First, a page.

Once you’ve created your Overdub voice, here are a few things you can do to ensure a production-ready Overdub voice, with crisp fidelity, realistic intonation, and natural expressiveness.
1. Improve your recording conditions.
In case you missed it the first time around: Your training data should be recorded in a quiet, acoustically “dead” room, and you should be using an external microphone.
2. Record more training audio.
While Overdub voices can be trained with as little as 10 minutes of audio, we recommend at least 30 minutes. The likelihood of a production-ready voice increases as you increase your training data volume, all the way up to 90 minutes.
Open your training data project to record one of our supplemental scripts.
3. Experiment with styles.
Styles let you copy the various delivery styles of your real audio recordings. Every Overdub is generated using a Style; your voice comes loaded with one as a default. The default style might not be optimal for the content you are creating. To create a new Style, select a range of real audio (complete sentences are recommended) that’s three to twenty-five seconds long, right-click, and select “Save as Style.” Learn more about setting up Styles.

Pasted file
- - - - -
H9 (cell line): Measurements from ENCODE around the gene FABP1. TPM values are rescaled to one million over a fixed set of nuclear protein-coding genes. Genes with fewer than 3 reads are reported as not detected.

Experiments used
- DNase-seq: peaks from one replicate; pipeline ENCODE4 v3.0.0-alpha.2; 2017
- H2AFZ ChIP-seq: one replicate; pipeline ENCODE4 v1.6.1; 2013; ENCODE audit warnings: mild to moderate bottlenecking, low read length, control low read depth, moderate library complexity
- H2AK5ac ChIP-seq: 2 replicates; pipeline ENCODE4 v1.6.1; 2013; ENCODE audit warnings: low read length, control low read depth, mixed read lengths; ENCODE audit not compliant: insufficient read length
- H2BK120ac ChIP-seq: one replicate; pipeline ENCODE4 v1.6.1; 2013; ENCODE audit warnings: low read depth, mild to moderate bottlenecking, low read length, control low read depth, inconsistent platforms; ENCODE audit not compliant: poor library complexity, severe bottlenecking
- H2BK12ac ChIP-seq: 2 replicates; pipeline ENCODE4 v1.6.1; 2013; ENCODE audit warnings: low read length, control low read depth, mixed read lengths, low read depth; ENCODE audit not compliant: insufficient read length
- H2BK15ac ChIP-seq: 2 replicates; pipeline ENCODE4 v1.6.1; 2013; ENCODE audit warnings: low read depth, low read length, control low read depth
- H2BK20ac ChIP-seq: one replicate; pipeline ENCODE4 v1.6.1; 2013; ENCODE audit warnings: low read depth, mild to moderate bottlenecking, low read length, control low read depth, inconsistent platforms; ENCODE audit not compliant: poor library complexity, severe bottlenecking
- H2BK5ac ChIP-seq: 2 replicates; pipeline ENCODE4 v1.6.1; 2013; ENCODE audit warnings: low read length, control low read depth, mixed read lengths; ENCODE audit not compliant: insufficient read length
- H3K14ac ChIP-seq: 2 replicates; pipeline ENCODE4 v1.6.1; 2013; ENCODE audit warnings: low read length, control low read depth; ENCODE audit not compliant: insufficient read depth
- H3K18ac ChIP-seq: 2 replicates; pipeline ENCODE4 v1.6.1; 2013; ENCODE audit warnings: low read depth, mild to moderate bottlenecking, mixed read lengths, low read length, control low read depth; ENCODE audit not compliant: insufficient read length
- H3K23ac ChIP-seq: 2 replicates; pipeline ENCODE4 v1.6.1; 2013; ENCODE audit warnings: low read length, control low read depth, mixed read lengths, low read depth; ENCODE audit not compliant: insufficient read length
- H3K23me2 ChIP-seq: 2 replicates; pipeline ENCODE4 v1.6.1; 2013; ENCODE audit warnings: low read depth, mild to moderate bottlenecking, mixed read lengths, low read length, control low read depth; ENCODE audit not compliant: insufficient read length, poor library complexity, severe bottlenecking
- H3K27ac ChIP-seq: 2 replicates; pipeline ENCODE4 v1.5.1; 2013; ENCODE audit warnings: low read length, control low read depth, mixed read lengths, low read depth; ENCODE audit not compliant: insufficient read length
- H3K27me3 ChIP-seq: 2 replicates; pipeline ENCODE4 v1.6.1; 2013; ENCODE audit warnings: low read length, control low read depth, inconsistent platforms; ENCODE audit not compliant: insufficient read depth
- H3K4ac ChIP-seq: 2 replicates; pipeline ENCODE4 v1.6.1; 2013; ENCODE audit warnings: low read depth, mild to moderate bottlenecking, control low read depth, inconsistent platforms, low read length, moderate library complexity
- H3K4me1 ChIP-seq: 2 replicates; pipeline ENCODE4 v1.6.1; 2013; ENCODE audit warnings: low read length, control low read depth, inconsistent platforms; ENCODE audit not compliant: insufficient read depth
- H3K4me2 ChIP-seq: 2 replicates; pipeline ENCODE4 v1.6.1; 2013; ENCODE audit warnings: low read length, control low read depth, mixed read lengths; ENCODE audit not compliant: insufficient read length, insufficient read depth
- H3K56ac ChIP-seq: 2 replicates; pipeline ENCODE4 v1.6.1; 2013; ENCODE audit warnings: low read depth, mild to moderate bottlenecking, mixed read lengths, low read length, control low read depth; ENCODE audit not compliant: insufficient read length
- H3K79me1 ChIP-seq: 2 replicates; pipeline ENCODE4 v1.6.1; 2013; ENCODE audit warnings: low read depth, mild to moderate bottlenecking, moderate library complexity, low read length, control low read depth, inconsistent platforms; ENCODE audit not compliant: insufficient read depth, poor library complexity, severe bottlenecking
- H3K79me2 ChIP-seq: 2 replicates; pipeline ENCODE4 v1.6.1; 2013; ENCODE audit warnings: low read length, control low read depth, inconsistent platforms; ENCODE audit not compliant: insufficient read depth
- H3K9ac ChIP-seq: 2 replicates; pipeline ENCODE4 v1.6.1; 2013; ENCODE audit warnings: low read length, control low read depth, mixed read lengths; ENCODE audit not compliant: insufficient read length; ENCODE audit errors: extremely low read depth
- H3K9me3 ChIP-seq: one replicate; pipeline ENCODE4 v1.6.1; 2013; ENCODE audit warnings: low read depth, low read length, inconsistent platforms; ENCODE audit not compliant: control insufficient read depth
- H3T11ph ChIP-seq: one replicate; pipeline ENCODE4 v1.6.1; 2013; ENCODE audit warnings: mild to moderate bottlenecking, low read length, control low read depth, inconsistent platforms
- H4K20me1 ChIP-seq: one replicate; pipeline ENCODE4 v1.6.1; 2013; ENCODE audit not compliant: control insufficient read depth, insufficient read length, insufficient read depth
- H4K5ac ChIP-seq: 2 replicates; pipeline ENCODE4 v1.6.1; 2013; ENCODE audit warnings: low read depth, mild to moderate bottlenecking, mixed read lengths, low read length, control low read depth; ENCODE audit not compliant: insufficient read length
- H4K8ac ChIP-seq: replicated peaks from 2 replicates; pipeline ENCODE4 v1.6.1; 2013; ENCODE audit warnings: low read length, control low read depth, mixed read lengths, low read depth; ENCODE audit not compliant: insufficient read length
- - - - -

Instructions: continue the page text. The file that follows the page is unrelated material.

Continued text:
4. Play with punctuation.
Periods and commas affect Overdub intonation. Add and remove them to fine-tune delivery.
5. “Convert to audio” to tweak timing and boundaries.
Right-click on an Overdub (or hover over the clip in the timeline) to convert it to normal Descript audio. Once it’s audio, you can fine-tune the word spacing and sentence boundaries just like any other clip. Learn more about Timeline Editing.
6. Overdub more words.
If you’re making an editorial correction of a word and it sounds unnatural, undo and experiment with grabbing another word or two on either side.
7. For pronunciation errors, spell it as it sounds.
If Overdub mispronounces a word, try a different (i.e. incorrect) spelling. Once you’ve got it sounding right, you can always convert the Overdub to audio (see #6).